I often feature a post about now on the new vegetable seed catalogs finding their way into my mailbox, but this year I’ve been thinking about how much I actually use those printed seed catalogs compared to the websites that just about every seed company maintains these days.
You could easily make an argument that seed catalogs are obsolete and unnecessary in this age of computers, the Internet, and with all the attention focused on going green and saving resources!
Taking Care of Business without Printing Seed Catalogs
One of my favorite heirloom seed sources; the Sustainable Seed Company has taken the unique position of not offering a printed catalog at all. In the interest of conservation and preserving resources they carry out their seed business via the Internet.
I have mixed feelings on the matter, I believe it’s important to do all that we can to conserve resources, but I’m not totally opposed to printed seed catalogs. So far this winter I have received many catalogs from a variety of seed companies and nurseries.
Can a Seed Catalog ever be Considered Junk Mail to a Gardener?
Everyone from Burpee, Seeds of Change, Jung, Miller, Baker Creek, RH Shumway, Territorial, Johnny’s, Fedco, Southern Exposure, Nourse, Pinetree, Nichols, Seed Savers, Comstock, Cooks Garden, Terroir, John Scheepers, Maine Potato, the Maine Potato Lady, Select Seeds, and more have sent a catalog in my direction.
A few of these seed catalogs came from companies that I haven’t ordered anything from for years, and in some cases from companies that I can’t ever recall placing an order with. Some seed companies automatically drop customers from their mailing list if there are no recent orders, but that doesn’t seem to be a universal policy.
Other companies that I have ordered from do not necessarily follow up with a catalog mailing the next season. At the extreme end, are a few garden supply companies that seem to go wild and mail out catalogs just about every month in spite of maintaining an email contact list and a product website for their customers.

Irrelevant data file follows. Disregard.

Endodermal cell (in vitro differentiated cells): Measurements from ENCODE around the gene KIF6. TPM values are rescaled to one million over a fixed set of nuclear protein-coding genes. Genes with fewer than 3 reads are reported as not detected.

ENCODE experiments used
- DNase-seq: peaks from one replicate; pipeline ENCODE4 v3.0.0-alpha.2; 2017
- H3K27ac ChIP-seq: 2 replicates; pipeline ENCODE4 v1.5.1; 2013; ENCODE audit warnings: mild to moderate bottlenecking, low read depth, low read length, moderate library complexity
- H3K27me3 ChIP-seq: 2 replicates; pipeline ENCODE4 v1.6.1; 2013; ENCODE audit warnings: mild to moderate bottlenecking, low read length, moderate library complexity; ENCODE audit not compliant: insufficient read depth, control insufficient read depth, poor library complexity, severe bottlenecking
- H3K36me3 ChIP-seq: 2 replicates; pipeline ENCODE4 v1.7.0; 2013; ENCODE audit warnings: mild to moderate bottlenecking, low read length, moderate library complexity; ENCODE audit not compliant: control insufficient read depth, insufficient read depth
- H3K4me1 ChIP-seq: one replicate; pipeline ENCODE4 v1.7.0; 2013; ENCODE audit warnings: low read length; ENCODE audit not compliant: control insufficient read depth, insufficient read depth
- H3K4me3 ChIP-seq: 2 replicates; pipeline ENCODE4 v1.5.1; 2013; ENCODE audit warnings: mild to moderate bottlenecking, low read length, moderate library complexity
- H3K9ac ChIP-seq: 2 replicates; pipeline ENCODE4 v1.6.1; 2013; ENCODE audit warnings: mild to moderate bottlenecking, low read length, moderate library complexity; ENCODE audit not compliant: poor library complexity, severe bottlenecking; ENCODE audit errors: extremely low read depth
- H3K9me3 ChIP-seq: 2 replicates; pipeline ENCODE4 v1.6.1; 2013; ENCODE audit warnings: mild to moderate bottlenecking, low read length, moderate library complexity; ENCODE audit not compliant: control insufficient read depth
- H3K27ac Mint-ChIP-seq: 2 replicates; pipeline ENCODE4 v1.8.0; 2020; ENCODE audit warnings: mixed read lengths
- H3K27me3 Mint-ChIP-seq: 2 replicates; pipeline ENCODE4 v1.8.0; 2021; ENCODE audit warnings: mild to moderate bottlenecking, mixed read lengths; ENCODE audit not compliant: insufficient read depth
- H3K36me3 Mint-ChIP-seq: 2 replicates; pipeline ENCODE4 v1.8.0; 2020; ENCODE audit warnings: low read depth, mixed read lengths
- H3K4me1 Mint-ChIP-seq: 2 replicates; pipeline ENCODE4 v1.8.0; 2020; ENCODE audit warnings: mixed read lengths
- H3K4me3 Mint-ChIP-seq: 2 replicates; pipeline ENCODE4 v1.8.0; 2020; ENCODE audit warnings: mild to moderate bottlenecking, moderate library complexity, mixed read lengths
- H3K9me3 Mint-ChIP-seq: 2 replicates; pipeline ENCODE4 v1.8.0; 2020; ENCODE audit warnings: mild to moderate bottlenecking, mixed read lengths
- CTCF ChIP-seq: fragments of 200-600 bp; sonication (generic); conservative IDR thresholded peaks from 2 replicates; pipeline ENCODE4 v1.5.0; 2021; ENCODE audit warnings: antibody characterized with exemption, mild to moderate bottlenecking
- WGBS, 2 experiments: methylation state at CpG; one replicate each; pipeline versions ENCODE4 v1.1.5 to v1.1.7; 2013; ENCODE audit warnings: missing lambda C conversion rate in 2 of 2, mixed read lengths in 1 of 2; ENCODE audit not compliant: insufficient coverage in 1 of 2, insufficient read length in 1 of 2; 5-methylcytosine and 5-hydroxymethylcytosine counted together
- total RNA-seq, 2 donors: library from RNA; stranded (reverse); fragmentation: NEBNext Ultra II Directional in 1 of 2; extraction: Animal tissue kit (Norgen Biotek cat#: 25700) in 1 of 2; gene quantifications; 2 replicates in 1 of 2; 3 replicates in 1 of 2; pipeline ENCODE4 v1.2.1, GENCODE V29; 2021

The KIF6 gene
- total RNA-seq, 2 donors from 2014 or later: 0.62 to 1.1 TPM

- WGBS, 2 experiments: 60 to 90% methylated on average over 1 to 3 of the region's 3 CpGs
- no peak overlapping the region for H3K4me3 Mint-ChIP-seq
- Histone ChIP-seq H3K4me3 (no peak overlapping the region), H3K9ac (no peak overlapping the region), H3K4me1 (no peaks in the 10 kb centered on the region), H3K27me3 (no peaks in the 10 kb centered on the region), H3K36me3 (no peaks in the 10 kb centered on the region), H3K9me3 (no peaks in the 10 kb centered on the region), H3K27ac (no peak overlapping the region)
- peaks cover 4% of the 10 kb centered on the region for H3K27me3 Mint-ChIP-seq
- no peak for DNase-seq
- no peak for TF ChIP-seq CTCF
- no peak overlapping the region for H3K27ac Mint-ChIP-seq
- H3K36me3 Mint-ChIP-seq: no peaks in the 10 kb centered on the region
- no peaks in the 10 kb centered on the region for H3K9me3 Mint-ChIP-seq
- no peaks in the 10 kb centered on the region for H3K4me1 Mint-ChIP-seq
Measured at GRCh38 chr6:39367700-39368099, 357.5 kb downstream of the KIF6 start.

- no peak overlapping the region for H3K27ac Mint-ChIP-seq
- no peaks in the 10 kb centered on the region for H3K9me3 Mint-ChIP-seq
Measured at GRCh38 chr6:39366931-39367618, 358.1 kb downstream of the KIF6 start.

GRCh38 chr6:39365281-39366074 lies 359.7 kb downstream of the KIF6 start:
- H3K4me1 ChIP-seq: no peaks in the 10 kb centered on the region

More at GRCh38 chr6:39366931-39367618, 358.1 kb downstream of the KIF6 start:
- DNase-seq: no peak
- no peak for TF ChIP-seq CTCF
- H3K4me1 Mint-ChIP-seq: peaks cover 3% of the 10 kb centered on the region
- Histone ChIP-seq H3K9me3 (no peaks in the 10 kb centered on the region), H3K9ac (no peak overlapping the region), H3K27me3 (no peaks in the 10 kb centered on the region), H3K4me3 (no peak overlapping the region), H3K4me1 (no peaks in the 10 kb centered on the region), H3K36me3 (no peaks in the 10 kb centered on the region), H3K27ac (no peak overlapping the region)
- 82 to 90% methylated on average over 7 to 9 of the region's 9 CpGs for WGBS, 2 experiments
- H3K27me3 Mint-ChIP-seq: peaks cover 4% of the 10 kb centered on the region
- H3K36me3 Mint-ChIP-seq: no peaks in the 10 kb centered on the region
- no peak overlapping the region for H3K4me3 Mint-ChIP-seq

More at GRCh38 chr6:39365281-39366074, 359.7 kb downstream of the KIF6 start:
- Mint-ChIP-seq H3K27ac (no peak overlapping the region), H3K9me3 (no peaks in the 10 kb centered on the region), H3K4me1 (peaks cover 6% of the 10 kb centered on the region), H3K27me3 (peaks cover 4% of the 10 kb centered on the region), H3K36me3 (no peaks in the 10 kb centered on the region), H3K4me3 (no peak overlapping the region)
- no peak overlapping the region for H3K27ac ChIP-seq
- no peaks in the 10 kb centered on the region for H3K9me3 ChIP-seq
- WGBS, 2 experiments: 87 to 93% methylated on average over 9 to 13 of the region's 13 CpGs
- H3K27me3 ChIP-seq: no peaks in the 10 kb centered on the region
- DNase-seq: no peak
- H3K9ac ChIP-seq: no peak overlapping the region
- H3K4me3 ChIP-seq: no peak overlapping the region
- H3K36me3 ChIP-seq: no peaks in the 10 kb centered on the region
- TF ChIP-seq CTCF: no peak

Printed Seed Catalogs that I would Definitely Miss
There are a few seed catalogs like the ones from Baker Creek Heirloom Seeds and Fedco that I would really miss, but in the majority of cases I rely on the company’s web sites to select and order seeds and don’t need or request a catalog.
Sure, I could do without even my favorite seed catalogs but Fedco and Baker Creek in particular contain huge seed inventories and are used as references that I can refer back to from time to time throughout the year.
I also have some old seed catalogs that I hold onto for sentimental reasons; like the black and white Seeds Blum catalog that I’ve kept tucked away for years. It was one of the first seed catalogs I discovered that was devoted to heirloom varieties and it is more like art work with all the line drawings and hand written notations. Seeds Blum is no longer around but their catalog still holds good memories!
Setting New Standards for Distributing Seed Catalogs
Seed companies use their catalogs as sales aids, promotional material, and friendly reminders to their customers, but maybe it’s time to create some sort of “Do Not Mail” list for gardeners who don’t need a printed catalog and prefer to shop via the web. Regulars could simply be notified by email when the online listings have been updated to reflect the new season’s offerings.
How about an opt-out web page that will quickly remove customers from the mailing list but keep them in the loop when it comes to email notifications, updates, and special offers? Postcards could be used to reach out to new customers, invite them to visit a website or order a catalog if preferred, and save paper, postage, and resources all at the same time.
Maybe a good policy would be to send printed seed catalogs only to customers that request them each year, and to discontinue mailing catalogs that are unsolicited or when a customer stops doing business with a company.
How Much do You Use Seed Catalogs that Arrive in the Mail?
I like and enjoy seed catalogs as much as any other gardener but I also realize that there are some that I really don’t get much use out of. Guess I’ll just contact the ones that I don’t really use and ask to be removed, but it sure would be easier to process that request through their websites.
Do you still use seed catalogs, or do you rely more upon websites to browse and place your seed orders? Would you miss the printed seed catalogs if they stopped showing up? Have you received unsolicited seed catalogs or catalogs from companies that you don’t regularly do business with? Please share your own comments, ideas, or suggestions related to the pros and cons of printing and mailing seed catalogs.
Other Related Vegetable Gardening Posts: